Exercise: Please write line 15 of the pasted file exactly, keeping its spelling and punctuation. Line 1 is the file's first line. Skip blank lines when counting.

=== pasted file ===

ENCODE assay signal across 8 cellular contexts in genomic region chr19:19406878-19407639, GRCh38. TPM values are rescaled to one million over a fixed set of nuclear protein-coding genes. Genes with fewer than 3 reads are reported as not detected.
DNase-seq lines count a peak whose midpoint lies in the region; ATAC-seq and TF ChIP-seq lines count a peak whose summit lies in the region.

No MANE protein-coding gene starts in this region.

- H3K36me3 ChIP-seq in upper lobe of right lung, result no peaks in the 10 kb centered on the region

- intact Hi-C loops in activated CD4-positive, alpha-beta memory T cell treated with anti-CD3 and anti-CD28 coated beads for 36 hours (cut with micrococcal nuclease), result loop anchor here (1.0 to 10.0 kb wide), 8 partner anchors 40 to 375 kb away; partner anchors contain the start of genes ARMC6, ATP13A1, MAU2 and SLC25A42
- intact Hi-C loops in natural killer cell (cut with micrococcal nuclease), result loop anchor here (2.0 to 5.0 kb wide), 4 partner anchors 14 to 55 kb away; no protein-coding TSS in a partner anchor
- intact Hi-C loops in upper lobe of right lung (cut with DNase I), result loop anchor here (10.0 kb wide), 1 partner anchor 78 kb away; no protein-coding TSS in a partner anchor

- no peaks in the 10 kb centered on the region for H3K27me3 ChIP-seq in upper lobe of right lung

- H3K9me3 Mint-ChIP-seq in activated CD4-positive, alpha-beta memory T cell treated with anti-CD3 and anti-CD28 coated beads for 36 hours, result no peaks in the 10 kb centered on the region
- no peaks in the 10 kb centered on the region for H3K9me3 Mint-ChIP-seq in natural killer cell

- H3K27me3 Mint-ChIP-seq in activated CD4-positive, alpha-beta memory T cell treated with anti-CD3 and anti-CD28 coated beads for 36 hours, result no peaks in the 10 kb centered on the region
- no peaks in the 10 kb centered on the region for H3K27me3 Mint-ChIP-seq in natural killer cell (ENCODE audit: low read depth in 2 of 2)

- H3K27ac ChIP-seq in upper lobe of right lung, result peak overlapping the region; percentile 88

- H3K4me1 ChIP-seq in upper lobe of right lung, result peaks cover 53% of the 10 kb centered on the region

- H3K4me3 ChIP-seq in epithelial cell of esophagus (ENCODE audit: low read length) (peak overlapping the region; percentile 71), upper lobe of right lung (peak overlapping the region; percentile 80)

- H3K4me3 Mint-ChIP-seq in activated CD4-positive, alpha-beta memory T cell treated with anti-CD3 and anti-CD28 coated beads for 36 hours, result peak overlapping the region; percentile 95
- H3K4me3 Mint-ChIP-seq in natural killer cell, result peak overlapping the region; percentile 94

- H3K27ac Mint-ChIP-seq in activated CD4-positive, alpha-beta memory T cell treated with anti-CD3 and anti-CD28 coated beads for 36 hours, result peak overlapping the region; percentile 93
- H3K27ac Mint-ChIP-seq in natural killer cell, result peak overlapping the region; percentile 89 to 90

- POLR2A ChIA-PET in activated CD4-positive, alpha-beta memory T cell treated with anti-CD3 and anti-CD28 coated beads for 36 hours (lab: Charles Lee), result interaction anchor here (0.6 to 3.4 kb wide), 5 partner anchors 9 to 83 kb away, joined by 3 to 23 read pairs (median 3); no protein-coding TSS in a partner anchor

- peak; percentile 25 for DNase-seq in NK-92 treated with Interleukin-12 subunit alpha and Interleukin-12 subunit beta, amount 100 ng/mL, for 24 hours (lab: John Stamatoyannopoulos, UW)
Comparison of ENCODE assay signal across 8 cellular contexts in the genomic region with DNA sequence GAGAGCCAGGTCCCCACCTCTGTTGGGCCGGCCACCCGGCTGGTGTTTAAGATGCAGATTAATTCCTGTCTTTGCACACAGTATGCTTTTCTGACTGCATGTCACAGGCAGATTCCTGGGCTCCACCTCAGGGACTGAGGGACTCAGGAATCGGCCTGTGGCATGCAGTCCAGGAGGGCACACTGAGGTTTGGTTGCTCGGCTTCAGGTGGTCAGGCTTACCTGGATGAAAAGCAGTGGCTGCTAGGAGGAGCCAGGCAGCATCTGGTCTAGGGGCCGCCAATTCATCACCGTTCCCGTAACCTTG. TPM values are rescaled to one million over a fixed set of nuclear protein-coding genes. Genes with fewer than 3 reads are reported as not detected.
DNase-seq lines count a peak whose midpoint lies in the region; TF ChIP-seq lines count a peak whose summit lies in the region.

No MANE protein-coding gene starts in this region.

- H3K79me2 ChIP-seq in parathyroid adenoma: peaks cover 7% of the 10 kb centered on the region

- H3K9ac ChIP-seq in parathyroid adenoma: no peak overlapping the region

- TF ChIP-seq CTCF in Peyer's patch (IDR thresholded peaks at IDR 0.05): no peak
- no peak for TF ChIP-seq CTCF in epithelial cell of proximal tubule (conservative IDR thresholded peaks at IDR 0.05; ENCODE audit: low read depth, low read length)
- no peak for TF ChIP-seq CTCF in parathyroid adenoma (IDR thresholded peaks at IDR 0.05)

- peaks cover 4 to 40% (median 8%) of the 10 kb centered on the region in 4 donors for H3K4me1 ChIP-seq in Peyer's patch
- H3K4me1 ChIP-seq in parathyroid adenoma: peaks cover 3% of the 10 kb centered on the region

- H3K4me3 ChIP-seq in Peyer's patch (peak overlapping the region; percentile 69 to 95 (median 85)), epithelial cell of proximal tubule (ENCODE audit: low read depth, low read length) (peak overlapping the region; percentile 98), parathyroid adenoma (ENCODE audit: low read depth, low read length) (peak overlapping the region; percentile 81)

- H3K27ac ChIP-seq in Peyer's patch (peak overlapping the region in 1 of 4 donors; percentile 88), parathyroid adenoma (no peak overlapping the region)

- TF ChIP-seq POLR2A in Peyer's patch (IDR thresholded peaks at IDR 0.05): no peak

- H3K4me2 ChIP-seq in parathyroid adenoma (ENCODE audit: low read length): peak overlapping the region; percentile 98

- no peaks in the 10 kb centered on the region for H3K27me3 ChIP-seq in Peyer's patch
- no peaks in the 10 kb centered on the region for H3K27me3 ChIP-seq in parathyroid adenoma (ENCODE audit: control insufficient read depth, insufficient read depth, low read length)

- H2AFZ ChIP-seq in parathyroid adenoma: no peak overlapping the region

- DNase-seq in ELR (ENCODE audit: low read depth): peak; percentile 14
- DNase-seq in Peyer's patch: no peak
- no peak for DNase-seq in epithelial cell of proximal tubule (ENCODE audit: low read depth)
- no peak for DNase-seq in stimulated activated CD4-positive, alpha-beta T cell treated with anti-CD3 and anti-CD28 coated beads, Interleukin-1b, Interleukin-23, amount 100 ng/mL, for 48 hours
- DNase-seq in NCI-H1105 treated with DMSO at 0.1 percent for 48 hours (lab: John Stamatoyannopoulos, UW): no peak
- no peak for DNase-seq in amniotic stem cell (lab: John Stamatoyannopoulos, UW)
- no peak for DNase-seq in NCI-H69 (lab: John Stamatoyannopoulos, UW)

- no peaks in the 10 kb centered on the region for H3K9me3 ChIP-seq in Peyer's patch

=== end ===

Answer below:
- H3K4me3 ChIP-seq in epithelial cell of esophagus (ENCODE audit: low read length) (peak overlapping the region; percentile 71), upper lobe of right lung (peak overlapping the region; percentile 80)